Finally, Zophar says his piece, and he is the most harsh of them all, holding back no punches from the beginning. Job, speaking in his own defense, has stated that if God would speak, he would defend him and prove his innocence. This is too much for Zophar, who bases his wisdom solely on the law. He rebukes Job for speaking “irreverently,” in other words, putting words in God’s mouth that God would never say, and he concludes his rebuke with: “A fool will attain to understanding when a wild ass’s foal is born a human being!” Job 11:12. But then he spends the rest of his speech telling Job what God would really say. A bit hypocritical right? This how all legalistic people become. God has laid down a law that he expects us to follow, but the law is given for our good, and not to be a burden. As soon as God’s law is used to harm others, it becomes null and void through the distortion of a hardened heart.* Jesus later states that the law can be summed up in loving God with all your being and loving your neighbor as yourself, Matthew 22:37-40. In other words, love is the true law; without love, it is no longer God’s law. Religious people that have become legalistic lose the Spirit of Grace written in the law. Unable to live up to their own standards, they begin to justify their own behaviors and at the same time become increasingly judgmental towards all others. Job responds to Zophar with his own bit of sarcasm: “No doubt you are intelligent people, and when you die, wisdom will perish! But I have sense, as well as you; in no way do I fall short of you; what gifts indeed have you that others have not?” Job knows all about their experience, tradition and law. He knows their theology as much as any child or even any animal knows it. He is experiencing something different, something outside the scope of his society‘s knowledge of theology.

It’s hard to understand how Job’s friends could be so cruel and so stubborn with a man who lost everything to random disasters and became as sick as Job was (If you want to get grossed out, read some of Job’s often vivid descriptions of his symptoms!), but you have to consider what they were really afraid of. Job, we have established, was known to be the most righteous man on the Earth. That makes Job more righteous than all of them. These guys were stuck in a works mentality, they thought they had to earn God’s love and favor, and therefore, if you did something wrong, God would be angry at you and strike you with lighting and turn you into a spot of grease. To put it simply, all good fortune is the result of doing good, and all bad fortune is the result of doing evil, and therefore, punishment from God. The problem they had was that if Job really was as innocent as he claimed, what hope could they possibly have? Would they be next? Surely, all you have to do is say enough Hail Marys, or pray towards Mecca three times a day. Just follow the rules and you’ll be okay right? God couldn’t be that unpredictable, could he? Job’s experience broke the box they had neatly put their god into and crumbled the foundation of everything they based their hope for security on. If bad things can happen to good people, why be good? If God shows mercy towards those who are evil, why look for justice? It was simply too frightening and too confounding for them to accept the truth of Job’s innocence.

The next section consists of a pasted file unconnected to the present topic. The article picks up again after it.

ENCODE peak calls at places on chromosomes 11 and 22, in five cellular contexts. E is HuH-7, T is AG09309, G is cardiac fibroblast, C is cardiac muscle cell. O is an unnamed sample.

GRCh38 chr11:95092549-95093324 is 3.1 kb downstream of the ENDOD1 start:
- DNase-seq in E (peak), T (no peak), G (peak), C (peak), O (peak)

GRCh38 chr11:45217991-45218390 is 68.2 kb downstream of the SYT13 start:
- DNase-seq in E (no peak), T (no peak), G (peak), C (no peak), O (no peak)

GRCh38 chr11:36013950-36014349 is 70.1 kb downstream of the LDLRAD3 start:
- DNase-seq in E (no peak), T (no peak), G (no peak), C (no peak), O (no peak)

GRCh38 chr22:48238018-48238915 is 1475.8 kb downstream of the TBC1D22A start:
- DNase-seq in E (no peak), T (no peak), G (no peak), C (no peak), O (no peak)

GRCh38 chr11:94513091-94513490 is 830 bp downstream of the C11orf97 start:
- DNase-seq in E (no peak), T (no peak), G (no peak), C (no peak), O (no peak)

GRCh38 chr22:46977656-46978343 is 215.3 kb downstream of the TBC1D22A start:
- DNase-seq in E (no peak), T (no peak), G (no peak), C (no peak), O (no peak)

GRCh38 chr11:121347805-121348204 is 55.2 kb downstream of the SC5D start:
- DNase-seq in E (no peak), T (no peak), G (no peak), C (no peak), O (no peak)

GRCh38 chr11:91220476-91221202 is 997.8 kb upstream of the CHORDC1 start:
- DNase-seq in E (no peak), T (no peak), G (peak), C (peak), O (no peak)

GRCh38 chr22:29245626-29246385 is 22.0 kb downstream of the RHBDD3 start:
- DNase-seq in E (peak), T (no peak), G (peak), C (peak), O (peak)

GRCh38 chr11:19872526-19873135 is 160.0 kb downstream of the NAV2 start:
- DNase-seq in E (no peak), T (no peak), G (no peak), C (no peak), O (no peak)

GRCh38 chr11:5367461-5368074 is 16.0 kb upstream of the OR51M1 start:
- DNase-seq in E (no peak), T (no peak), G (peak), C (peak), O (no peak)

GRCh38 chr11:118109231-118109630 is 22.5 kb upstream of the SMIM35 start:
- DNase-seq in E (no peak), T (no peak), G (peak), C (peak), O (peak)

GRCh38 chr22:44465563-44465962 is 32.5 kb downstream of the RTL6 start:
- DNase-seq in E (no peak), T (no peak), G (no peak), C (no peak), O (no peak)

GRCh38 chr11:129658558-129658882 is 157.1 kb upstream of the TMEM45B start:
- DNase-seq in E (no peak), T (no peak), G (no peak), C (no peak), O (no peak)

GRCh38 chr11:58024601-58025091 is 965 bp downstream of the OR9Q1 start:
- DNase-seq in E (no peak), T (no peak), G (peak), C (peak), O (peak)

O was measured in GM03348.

Two more cycles of speeches result from this original debate in which Job and his friends continually become more volatile and insulting with each other. They are like kids arguing in a school yard: You’re a sinner — No, I’m not — Yes, you are — No, I’m not — Yes, you are — No, I’m not;  and so on and so forth. It seems that a crowd has gathered to hear the debate because a young man, Elihu, steps up and states that he’s tired of their bickering and he can prove Job wrong, but he too is unsuccessful. Finally, God himself steps in. We will consider God’s full response at a later time, but it is sufficient here to note that Eliphaz, Bildad, and Zophar were all wrong. God rebukes them for their misunderstanding of his character, for adamantly speaking wrongly about him, and for they way they treated Job. He even threatens to treat them the way they claimed he was acting against Job: “You’re going to slander my best man without proof? You’re going to kick a good man when he’s down? You better apologize to your buddy, Job, and ask him to forgive you and pray for you, or I just might dish out some of that punishment you say I’m so famous for!” God leaves their fate in Job’s hands; Job can forgive them and pray for them, or he can let God’s justice and judgment fall down on their sin. 


*NOTE: That is not to say that there are no painful consequences in God’s law. In fact, suffering the consequences of disobedience to his law is one way that God keeps us on track and seeking to live righteously, but we humans, in my opinion, do not have the right to usurp God’s authority and punish individuals for their sins except in the case of keeping order and relative peace in society, which God has ordained us to do. For instance, governments need to arrest criminals, and a parent can and should discipline their child for stealing or being disrespectful. However, if my neighbor decides to be a man-whore, I can only warn him about God’s judgment on promiscuity, and urge him to repent and accept God’s love and grace; ridiculing him in public or waiting late at night with a group of man-whore haters to jump him is out of our scope of authority. We cannot force or manipulate anyone to follow God, we are only called to be witnesses of the truth. Situations like the Crusades, the Inquisition, and any type of Jihad, are completely evil and outside of God’s law.  
  • All scripture references are from The Oxford Study Bible: Revised English Bible with the Apocrypha.

Peter L Richardson